• Maybe, but I’ve heard it all before. Don’t bet against the miracle economy pulling through 😉

          • The so-called “miracle” has actually consisted of us continually running down our safety buffers, eating away our savings, hollowing out our economy and adding to our debt each time.

            It’s not eternal. And we are getting weaker the longer it runs, not stronger.


          • interested partyMEMBER

            Sick, or normalising?
            Have we all just lived through a credit driven aberaton era and now consider that to be the new normal?

          • Perceptive and accurate assessment A2.
            In addition ( beyond the deteriorating ‘numbers’ that are examined here daily) there is the growing sense by most now that ‘something’ has changed irrevocably and that intuition creates a lot of angst. Also, decades of pretty good economic data that nicely touched most, created a cavalier attitude that it must continue without end.

            Now, the folks are feeling the general decline and it’s a shock to their belief system that was not expected. Simultaneously, in the look-around for the reasons and the natural desire to apportion the blame, is the recognition that the crushing immigration levels really have modified the country. It’s now dawning that unlike a temporary downturn in economic activity that can and usually does recover after a period, the changes being wrought from the wild importation of people and the negative attributes that it brings will be a ‘permanent’ issue; the unseen, un-measurable aspects of ‘an economy’ that is regularly ignored when just the numbers are examined.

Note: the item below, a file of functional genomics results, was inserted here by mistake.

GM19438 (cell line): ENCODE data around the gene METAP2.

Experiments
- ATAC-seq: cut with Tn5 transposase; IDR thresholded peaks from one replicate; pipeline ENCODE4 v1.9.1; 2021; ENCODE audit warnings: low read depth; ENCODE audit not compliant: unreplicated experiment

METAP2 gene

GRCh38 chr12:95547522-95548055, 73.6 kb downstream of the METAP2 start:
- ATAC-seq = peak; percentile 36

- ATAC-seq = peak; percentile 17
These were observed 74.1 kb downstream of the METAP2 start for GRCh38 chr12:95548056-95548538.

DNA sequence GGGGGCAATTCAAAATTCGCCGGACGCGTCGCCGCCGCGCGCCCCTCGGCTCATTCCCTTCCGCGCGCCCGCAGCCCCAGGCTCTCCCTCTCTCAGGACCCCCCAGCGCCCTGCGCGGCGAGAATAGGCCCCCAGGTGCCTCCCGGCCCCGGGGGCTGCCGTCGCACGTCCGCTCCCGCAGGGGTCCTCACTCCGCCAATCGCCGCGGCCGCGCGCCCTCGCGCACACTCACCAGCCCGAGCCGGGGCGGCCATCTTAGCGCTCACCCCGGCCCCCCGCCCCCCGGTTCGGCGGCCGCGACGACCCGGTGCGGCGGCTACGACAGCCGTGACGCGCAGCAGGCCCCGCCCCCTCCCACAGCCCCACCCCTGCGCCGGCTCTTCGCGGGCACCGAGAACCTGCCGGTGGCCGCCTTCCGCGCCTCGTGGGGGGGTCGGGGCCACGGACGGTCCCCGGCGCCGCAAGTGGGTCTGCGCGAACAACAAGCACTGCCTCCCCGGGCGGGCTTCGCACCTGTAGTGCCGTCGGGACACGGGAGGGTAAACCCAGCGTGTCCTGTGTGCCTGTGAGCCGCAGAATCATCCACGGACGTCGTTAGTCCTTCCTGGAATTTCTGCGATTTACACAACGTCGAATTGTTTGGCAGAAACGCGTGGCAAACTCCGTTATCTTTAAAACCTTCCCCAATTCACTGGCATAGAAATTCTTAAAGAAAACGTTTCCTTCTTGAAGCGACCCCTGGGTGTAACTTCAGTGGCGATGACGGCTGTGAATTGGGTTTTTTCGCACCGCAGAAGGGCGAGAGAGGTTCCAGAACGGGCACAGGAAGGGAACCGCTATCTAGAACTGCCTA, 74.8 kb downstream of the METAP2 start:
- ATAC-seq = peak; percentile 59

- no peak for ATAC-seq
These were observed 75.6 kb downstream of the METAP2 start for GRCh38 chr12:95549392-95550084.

• Previously we had Iron ore price rise from $20 / ton on pathetic volumes to $100 / ton on ten times the volume for almost 20 years.

            Then we had $1 Trillion direct foreign investment for 4 years building out our mining infrastructure.

            Then we had $2 Trillion in off shore lending to fund speculative investment in apartments.

            Those are the drivers of the last 30 years of our economy.

            All of them are now finished. Unless Saudi Arabia suddenly runs out of sand and spends their entire fortune buying ours we have nothing left.

            Thats where we are at – and all we have to show for it is the destruction of our academia, science, manufacturing, secondary / tertiary industries and more debt than any other country on earth.

            So no – just absolutely NO.

          • @Genghis – As I like to say we used the money from the mining boom as collateral for even more debt vs actually saving it for a rainy day. Australia has a really bad way of managing prosperity and or lucky/windfall gains.